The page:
Post-breakup concierge

How to Tell Your Spouse You Want a Divorce (in the Most Amicable Way Possible)

Your relationship is over, but you’ve waited to have the “I want a divorce” talk. Here’s how to do it (nicely).

It may seem insensitive or trivial. Who do I think I am, writing your divorce-themed “Dear John” letter for you?

You don’t have to use it, but I created a script you can use to break the ice with your spouse about important topics you want to discuss at the beginning of your divorce process. Maybe after reading it, you’ll find your own “right words.” But one thing is for sure: Reviewing this post won’t make things worse.

How do I know? I’ve been a divorce lawyer for over 16 years, first at Levine Family Law Group and now as the CEO and Founder of Hello Divorce, a “modern breakup service” that guides you through the legal process without the cost, confusion, and drama of a “traditional” divorce. I understand that no one can sleep the days, weeks, and sometimes months or years before they tell their spouse they want out.

Hundreds of people have asked me how to approach this crucial step in the process. So, I created a guide.

Feel free to copy, paste, and edit:

Dear STBX:

Last night was hard for me. I can’t even imagine how you must be feeling since I shared with you that I want a divorce. This was the most excruciating and important decision I’ve ever made, and I want you to know that I didn’t make it overnight. We’ve been struggling for a while, and I just don’t see a path forward that keeps our marriage intact and both of us happy.

While I have had time to process what I want and why, it still feels quite painful, and I need you to know that I did not come to this decision lightly. I am certain that despite our ongoing struggles, this feels surprising to you, and you are flooded with a million different emotions.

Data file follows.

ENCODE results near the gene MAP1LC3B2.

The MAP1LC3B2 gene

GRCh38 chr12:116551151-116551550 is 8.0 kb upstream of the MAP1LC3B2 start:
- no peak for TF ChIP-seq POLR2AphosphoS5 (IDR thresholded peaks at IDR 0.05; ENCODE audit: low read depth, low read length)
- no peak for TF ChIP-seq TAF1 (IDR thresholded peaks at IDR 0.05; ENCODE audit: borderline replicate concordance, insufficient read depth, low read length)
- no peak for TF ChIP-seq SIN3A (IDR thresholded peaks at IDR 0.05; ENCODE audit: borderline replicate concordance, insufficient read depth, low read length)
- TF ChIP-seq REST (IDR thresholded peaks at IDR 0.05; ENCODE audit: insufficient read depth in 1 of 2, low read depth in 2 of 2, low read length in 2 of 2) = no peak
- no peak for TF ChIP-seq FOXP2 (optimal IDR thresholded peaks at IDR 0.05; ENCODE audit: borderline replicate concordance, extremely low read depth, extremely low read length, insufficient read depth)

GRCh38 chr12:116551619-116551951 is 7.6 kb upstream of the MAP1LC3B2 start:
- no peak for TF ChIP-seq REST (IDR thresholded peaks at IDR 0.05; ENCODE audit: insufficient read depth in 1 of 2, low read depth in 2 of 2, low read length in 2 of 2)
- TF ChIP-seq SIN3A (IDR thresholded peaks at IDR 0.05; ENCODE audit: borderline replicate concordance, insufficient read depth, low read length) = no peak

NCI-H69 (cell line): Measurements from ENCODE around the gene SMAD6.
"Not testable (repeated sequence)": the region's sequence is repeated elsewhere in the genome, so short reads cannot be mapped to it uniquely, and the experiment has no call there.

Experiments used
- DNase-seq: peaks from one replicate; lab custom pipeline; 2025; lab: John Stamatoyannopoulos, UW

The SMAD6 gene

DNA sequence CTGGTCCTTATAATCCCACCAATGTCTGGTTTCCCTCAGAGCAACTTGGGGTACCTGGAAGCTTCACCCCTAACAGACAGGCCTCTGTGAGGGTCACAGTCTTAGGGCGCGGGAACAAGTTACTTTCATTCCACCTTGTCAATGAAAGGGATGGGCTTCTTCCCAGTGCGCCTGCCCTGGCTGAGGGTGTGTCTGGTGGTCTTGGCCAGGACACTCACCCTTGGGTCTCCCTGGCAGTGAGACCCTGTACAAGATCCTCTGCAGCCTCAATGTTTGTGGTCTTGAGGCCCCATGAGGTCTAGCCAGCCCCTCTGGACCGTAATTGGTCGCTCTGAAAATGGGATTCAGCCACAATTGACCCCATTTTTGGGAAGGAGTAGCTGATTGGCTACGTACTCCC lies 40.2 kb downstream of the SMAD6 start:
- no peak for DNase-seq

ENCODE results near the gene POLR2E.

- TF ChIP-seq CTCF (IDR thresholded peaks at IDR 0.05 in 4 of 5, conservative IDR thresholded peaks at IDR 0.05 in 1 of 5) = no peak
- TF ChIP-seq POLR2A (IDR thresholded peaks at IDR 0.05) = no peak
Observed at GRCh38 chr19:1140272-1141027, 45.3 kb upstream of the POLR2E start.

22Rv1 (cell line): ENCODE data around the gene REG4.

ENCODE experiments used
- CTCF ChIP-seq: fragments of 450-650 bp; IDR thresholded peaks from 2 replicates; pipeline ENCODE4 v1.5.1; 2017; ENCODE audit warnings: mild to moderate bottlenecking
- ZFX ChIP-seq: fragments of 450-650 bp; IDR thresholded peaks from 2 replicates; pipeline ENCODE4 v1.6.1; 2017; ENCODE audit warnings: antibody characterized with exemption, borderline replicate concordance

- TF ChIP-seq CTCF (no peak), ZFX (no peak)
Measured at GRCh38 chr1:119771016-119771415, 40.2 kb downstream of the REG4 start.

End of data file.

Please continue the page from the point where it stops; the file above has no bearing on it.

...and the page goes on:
I want you to know that I am committed to making the divorce process as civil and amicable as possible. We began in honesty. Let us end in it, too.

I have done a lot of research on divorce, and what I’ve learned is that there are ways to stay out of court and keep costs down. While I want us each to have the support we need, I am confident we are not the kind of people who will fight about every last thing in a long, drawn-out court battle. 

I’ve decided to proceed with help from Hello Divorce. It’s an online platform full of resources, articles, and worksheets that support people through the divorce process. It’s been helpful to me, and I think it will be helpful to you, too.

One thing that Hello Divorce really stresses is that in divorce, more information helps people feel more empowered and in control, which leads to less conflict. And I so very much want to work through this process with you with as much openness, honesty, and communication as possible.

While I was on their website, I found a few articles about the divorce process that were helpful to me. I think they may also be helpful to you:

[If you have kids, add this:] 

And because I know we’re both concerned about the kids, I sincerely hope we can agree to make every effort possible to come up with a co-parenting solution we can all live with and build upon. I’ve done a bunch of research, and from what I understand, kids are super resilient, and they do much better when we shield them from (our) conflict. 

I think the worksheet Create a Thoughtful Co-Parenting Plan would be a helpful tool for us to both work through. It has some good questions for us to think about in advance. If we work through this, we can compare our thoughts/notes as we start creating our own plan. There are loads of other resources at this link, including 26 Ways to Win at Co-Parenting This Year (and Beyond)

I confess, I don’t really know how to end an email like this. 

But I do know that while the future for us isn’t what we’d planned, I’m grateful for the life we shared. And I hope we can move forward in a way that gives both of us the freedom to focus on our next chapter without dwelling on the stuff that led us to this place. Not that we can’t be angry or sad, but I am hopeful that we can remember the good, not just the recent struggles or painful memories. 

[Your name here]

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